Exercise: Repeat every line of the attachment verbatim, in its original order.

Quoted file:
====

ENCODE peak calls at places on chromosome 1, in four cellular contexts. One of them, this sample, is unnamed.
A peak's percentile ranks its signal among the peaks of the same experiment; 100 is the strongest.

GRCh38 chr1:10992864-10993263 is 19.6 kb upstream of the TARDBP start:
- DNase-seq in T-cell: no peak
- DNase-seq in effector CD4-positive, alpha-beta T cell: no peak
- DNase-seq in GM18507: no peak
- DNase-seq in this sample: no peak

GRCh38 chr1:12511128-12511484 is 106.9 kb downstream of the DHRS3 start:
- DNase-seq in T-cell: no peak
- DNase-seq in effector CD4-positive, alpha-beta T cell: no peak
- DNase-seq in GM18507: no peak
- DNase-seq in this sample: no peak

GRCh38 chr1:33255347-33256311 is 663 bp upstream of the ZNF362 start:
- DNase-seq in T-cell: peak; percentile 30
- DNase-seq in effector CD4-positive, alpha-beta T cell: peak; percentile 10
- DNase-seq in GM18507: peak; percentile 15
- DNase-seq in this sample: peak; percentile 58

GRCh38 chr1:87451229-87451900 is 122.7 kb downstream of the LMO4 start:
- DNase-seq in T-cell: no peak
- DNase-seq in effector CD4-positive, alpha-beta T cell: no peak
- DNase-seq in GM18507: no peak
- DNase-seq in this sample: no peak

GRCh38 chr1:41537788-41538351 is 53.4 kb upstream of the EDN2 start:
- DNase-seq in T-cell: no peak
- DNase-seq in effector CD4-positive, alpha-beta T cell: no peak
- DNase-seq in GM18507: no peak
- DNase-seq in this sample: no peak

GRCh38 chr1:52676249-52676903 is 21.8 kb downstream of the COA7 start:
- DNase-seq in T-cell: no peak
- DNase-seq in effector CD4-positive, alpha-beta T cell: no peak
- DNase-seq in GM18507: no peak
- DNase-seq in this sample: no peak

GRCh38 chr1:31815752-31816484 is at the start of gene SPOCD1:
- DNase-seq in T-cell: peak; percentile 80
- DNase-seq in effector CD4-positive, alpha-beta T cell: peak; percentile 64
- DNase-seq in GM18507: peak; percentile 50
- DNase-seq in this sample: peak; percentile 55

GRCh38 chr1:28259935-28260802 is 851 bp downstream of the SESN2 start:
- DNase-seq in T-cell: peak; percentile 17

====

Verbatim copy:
ENCODE peak calls at places on chromosome 1, in four cellular contexts. One of them, this sample, is unnamed.
A peak's percentile ranks its signal among the peaks of the same experiment; 100 is the strongest.

GRCh38 chr1:10992864-10993263 is 19.6 kb upstream of the TARDBP start:
- DNase-seq in T-cell: no peak
- DNase-seq in effector CD4-positive, alpha-beta T cell: no peak
- DNase-seq in GM18507: no peak
- DNase-seq in this sample: no peak

GRCh38 chr1:12511128-12511484 is 106.9 kb downstream of the DHRS3 start:
- DNase-seq in T-cell: no peak
- DNase-seq in effector CD4-positive, alpha-beta T cell: no peak
- DNase-seq in GM18507: no peak
- DNase-seq in this sample: no peak

GRCh38 chr1:33255347-33256311 is 663 bp upstream of the ZNF362 start:
- DNase-seq in T-cell: peak; percentile 30
- DNase-seq in effector CD4-positive, alpha-beta T cell: peak; percentile 10
- DNase-seq in GM18507: peak; percentile 15
- DNase-seq in this sample: peak; percentile 58

GRCh38 chr1:87451229-87451900 is 122.7 kb downstream of the LMO4 start:
- DNase-seq in T-cell: no peak
- DNase-seq in effector CD4-positive, alpha-beta T cell: no peak
- DNase-seq in GM18507: no peak
- DNase-seq in this sample: no peak

GRCh38 chr1:41537788-41538351 is 53.4 kb upstream of the EDN2 start:
- DNase-seq in T-cell: no peak
- DNase-seq in effector CD4-positive, alpha-beta T cell: no peak
- DNase-seq in GM18507: no peak
- DNase-seq in this sample: no peak

GRCh38 chr1:52676249-52676903 is 21.8 kb downstream of the COA7 start:
- DNase-seq in T-cell: no peak
- DNase-seq in effector CD4-positive, alpha-beta T cell: no peak
- DNase-seq in GM18507: no peak
- DNase-seq in this sample: no peak

GRCh38 chr1:31815752-31816484 is at the start of gene SPOCD1:
- DNase-seq in T-cell: peak; percentile 80
- DNase-seq in effector CD4-positive, alpha-beta T cell: peak; percentile 64
- DNase-seq in GM18507: peak; percentile 50
- DNase-seq in this sample: peak; percentile 55

GRCh38 chr1:28259935-28260802 is 851 bp downstream of the SESN2 start:
- DNase-seq in T-cell: peak; percentile 17